05 Jun Learn How To Deadlift (And Become Instantly Powerful)
No doubt, an exercise that will make you feel powerful is the barbell deadlift.
The deadlift is the king of all strength exercises (although you could make a strong case for the barbell squat, as well).
There may not be a better example of raw, functional strength than a heavy barbell deadlift.
Imagine the incredible feeling of loading a barbell, getting set in position, and pulling the weight up perfectly to standing.
It’s really an amazing and powerful experience.
If you’ve pulled a heavy weight off the floor in a good deadlift pattern then you know exactly what I mean.
Deadlifting is truly one of the most “functional” strength movements we have in our exercise assortment.
Unfortunately, some people lose their ability to perform such a fundamental and functional movement.
The good thing is it can usually be restored with proper coaching and practice.
I’ll be honest, as a young bodybuilder I never truly understood the value of the deadlift, but now I can’t imagine not deadlifting in some capacity as part of my training system.
Who should deadlift?
Men, women, kids, seniors, athletes, everybody (yes, seriously).
I’ve taught all these groups how to deadlift properly with great success.
That’s right, everyone should deadlift, in some variation, as a foundational strength exercise.
Here’s my guarantee.
Pick up a loaded bar off the floor and you will feel instantly powerful.
Now, just like the kettlebell exercises I write about, the barbell technique must be really dialed in, as well.
You must learn the proper technique with this lift (and other barbell lifts) to get the best results.
For tips on position and technique, see this Simple 5 Point Checklist as a starting point.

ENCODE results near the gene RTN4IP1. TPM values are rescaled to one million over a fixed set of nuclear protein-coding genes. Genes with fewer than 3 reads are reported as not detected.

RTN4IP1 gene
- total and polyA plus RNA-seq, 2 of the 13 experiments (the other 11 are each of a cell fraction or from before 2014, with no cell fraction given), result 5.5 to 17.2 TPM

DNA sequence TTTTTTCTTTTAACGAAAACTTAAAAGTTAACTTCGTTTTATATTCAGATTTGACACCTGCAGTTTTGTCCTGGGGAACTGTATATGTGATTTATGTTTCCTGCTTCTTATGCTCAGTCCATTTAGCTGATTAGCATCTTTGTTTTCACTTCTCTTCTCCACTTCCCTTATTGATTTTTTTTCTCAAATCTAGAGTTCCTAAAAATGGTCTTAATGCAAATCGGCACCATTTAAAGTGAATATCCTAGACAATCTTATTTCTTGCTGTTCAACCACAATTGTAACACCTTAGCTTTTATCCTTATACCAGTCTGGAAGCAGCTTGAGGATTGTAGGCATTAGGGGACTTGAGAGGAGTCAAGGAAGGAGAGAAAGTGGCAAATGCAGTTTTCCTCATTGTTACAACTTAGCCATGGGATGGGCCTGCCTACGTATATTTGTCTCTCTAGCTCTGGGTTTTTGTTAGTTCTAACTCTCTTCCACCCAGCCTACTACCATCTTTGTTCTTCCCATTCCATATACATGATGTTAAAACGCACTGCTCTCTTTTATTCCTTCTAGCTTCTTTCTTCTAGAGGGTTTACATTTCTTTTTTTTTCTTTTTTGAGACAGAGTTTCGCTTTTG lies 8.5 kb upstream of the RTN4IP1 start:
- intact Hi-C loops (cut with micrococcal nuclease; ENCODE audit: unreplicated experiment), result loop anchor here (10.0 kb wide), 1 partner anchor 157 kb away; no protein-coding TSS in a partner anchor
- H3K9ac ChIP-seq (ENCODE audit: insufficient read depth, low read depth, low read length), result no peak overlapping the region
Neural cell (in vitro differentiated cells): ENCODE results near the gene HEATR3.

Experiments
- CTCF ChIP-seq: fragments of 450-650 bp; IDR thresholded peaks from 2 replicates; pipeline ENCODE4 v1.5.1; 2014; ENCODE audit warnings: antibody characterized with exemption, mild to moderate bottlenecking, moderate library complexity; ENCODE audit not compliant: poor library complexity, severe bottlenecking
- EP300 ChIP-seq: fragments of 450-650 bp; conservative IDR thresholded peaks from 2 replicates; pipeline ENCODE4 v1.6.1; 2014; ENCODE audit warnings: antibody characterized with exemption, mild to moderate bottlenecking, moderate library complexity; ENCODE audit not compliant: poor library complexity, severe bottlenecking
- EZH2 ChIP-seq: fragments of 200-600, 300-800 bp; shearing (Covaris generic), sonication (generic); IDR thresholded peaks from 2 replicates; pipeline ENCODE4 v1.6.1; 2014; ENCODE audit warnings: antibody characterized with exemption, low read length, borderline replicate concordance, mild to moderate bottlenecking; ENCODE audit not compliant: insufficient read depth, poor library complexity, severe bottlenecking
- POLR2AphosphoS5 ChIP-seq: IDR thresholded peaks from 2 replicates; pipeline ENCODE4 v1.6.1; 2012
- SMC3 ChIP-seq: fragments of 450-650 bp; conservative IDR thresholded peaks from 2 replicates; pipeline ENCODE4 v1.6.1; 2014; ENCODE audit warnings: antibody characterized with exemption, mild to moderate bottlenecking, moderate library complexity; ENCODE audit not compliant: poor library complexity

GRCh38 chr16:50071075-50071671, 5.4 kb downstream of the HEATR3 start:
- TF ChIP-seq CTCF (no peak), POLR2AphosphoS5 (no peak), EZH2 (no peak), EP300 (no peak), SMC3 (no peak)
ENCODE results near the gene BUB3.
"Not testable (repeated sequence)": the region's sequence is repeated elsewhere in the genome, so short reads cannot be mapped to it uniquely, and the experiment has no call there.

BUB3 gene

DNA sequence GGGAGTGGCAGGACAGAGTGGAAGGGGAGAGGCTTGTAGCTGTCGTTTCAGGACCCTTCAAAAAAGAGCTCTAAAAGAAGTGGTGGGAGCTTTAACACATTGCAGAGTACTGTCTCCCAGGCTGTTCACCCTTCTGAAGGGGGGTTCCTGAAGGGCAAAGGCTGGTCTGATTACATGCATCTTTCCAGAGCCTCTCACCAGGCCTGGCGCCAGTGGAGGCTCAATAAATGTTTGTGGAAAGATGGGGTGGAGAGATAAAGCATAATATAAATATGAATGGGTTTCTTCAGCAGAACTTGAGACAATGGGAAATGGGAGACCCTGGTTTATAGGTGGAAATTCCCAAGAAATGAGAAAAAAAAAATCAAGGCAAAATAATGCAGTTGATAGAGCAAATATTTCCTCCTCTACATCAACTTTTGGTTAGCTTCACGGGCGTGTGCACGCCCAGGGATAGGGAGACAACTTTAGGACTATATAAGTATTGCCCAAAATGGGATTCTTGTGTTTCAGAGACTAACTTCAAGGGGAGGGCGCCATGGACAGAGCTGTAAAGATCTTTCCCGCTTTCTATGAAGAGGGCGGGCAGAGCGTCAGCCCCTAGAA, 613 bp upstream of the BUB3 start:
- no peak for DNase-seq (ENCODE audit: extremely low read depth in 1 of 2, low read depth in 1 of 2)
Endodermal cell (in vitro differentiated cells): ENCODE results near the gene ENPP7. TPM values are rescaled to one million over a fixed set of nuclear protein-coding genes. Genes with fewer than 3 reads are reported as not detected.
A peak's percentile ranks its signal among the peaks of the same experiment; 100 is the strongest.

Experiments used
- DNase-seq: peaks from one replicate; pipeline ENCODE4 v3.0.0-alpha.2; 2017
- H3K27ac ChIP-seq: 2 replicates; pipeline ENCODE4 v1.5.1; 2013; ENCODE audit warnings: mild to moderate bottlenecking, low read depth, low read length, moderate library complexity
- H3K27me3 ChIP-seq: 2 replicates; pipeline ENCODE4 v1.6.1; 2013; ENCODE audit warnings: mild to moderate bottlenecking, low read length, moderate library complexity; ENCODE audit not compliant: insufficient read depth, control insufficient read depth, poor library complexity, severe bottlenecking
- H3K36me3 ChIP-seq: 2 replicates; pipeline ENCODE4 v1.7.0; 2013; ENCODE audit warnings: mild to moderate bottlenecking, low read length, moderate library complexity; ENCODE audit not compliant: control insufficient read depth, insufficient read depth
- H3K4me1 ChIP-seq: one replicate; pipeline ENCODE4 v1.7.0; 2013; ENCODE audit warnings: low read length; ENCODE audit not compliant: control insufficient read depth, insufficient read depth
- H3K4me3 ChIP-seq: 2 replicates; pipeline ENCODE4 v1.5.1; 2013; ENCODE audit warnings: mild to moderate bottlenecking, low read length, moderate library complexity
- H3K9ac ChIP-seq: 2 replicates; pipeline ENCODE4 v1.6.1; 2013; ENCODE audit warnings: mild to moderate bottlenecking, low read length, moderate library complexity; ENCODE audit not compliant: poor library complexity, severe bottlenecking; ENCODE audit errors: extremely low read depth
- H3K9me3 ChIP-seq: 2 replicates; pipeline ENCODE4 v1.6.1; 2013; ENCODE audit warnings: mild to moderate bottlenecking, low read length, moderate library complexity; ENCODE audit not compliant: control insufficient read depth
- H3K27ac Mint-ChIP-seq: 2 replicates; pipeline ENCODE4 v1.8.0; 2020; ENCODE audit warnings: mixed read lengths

For a great reference on deadlift technique (and all other barbell lifts), I highly recommend the great book, Starting Strength by Mark Rippetoe.
In my opinion, this book is absolutely essential if you’re serious about barbell lifting, in general.
And, if you want a real “deep dive” into the deadlift, definitely check out the great book Deadlift Dynamite by Powerlifting champion Andy Bolton and Pavel Tsatsouline.
This book is outstanding, as well.
The deadlift is hard.
And, truth be told, that’s why most people prefer not to do it.
And, they simply may not understand all the benefits that this monster lift provides, which is a real shame.
Benefits of the deadlift include:
- Increases total body functional strength
- Recruits most major muscles and muscle groups
- Builds total body muscle mass
- Stimulates growth hormone and testosterone release for muscle building, fat loss, and other health/performance benefits
- Significantly improves trunk strength and stability
- Improves grip strength
- Optimizes fundamental human movement patterns
- Builds mental toughness
- Helps to prevent injuries by increasing muscular strength, improves connective tissue strength and bone health, and literally “bullet proofs” your body
- Builds self confidence and self esteem
- Contributes to improved posture and optimal spinal positioning
- Helps to improve strength in other lifts and exercises
- Makes you feel “superhuman” (when you pull a new PR, yes, you definitely feel superhuman).
That’s quite a list of benefits and I’m sure I probably missed a few, but I think you can see how valuable this lift is.
I’ve said before that 80% of your results comes from the most important 20% of what you do.
The properly performed deadlift is a big part of that 20%, no doubt.
If you want to feel instantly powerful, I recommend you incorporate deadlifting into your program, if you’re not doing this already.
And, if you are deadlifting, always work on refining your technique as you build your heavier lifts.
Here’s something interesting.
Want to know what kind of weight you should be pulling (based on age and weight)?
Check out these DEADLIFT STANDARDS for men and women by Dr. Lon Kilgore.
This chart is a fantastic gauge to see where you are and what you should be shooting for (I’d print this off and hang it somewhere).
I’ll close out with one big technique tip.
Here it is.
One of the most important technical considerations in optimizing your deadlift is position of the spine.
Remember to keep your spine in a slightly arched position (lumbar and thoracic) during the pull.
Do NOT allow the low back (lumbar spine) or upper back (thoracic spine) to round (or flex) at any point during the pull, as this is a key for injury prevention.
To get tips and see how I perform the deadlift, make sure you subscribe to the YouTube channel as I’ll be rolling out consistent video tips on kettlebells, barbells, and mobility techniques.
I’ll see you there.
As always, if you like this, please share it.